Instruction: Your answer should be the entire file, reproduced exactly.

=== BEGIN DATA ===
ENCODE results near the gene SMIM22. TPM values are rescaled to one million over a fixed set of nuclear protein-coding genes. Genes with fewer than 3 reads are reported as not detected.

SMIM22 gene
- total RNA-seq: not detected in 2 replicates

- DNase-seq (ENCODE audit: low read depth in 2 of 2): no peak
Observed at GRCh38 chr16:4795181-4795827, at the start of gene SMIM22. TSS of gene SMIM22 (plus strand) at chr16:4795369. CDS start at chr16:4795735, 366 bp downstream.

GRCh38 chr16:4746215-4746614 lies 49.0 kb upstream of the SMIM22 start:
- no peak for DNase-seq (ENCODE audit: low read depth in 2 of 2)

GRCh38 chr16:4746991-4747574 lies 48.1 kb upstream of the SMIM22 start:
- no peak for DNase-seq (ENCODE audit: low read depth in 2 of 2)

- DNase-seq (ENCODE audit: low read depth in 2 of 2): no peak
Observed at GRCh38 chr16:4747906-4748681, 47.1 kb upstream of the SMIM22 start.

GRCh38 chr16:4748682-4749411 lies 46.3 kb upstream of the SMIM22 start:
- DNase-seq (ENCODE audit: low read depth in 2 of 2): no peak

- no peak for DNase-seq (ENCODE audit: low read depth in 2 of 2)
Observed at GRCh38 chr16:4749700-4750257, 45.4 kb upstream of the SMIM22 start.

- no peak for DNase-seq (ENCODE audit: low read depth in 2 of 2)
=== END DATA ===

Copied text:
ENCODE results near the gene SMIM22. TPM values are rescaled to one million over a fixed set of nuclear protein-coding genes. Genes with fewer than 3 reads are reported as not detected.

SMIM22 gene
- total RNA-seq: not detected in 2 replicates

- DNase-seq (ENCODE audit: low read depth in 2 of 2): no peak
Observed at GRCh38 chr16:4795181-4795827, at the start of gene SMIM22. TSS of gene SMIM22 (plus strand) at chr16:4795369. CDS start at chr16:4795735, 366 bp downstream.

GRCh38 chr16:4746215-4746614 lies 49.0 kb upstream of the SMIM22 start:
- no peak for DNase-seq (ENCODE audit: low read depth in 2 of 2)

GRCh38 chr16:4746991-4747574 lies 48.1 kb upstream of the SMIM22 start:
- no peak for DNase-seq (ENCODE audit: low read depth in 2 of 2)

- DNase-seq (ENCODE audit: low read depth in 2 of 2): no peak
Observed at GRCh38 chr16:4747906-4748681, 47.1 kb upstream of the SMIM22 start.

GRCh38 chr16:4748682-4749411 lies 46.3 kb upstream of the SMIM22 start:
- DNase-seq (ENCODE audit: low read depth in 2 of 2): no peak

- no peak for DNase-seq (ENCODE audit: low read depth in 2 of 2)
Observed at GRCh38 chr16:4749700-4750257, 45.4 kb upstream of the SMIM22 start.

- no peak for DNase-seq (ENCODE audit: low read depth in 2 of 2)